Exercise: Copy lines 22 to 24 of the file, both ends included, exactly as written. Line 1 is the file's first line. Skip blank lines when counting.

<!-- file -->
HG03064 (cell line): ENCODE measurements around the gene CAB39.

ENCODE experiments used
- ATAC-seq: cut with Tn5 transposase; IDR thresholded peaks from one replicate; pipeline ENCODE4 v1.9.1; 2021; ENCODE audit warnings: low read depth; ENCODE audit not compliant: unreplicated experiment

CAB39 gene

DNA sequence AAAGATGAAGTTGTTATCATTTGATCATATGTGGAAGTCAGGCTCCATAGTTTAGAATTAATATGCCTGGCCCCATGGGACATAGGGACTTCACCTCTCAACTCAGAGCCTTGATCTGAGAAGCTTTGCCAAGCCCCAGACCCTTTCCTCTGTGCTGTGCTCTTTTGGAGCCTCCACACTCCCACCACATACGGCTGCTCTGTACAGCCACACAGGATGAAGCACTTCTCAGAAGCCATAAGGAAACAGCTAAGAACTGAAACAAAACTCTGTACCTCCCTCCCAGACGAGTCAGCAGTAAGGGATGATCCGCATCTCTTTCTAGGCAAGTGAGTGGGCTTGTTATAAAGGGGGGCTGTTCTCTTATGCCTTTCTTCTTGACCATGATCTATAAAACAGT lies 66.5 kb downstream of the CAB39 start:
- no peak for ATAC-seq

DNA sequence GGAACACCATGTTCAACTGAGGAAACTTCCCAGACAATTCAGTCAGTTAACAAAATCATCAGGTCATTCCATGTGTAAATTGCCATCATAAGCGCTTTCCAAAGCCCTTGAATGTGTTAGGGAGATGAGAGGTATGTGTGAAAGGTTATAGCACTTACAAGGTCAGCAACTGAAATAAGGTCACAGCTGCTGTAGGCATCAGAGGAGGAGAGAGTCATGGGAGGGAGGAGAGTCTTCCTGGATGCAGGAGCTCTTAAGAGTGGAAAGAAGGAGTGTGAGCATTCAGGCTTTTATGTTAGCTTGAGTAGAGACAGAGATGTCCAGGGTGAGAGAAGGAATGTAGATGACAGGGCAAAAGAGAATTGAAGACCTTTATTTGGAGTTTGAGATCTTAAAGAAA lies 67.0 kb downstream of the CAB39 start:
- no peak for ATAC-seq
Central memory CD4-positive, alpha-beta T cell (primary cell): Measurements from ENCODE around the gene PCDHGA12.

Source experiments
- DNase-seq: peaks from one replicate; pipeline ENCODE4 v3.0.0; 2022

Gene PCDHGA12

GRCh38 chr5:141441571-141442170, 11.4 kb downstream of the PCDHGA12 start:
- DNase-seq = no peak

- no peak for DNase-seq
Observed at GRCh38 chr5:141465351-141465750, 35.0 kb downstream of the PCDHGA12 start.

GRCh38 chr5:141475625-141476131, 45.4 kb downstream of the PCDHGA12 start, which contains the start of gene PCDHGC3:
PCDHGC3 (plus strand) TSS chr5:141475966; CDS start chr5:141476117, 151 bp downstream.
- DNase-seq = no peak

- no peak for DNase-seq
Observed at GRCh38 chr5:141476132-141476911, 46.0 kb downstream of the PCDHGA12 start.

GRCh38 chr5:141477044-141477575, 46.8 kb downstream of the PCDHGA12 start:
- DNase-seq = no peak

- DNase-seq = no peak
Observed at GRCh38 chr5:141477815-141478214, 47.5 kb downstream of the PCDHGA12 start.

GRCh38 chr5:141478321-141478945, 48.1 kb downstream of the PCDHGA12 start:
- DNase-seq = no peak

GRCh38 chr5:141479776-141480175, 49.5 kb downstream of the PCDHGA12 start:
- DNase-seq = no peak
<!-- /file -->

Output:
GRCh38 chr5:141477044-141477575, 46.8 kb downstream of the PCDHGA12 start:
- DNase-seq = no peak

- DNase-seq = no peak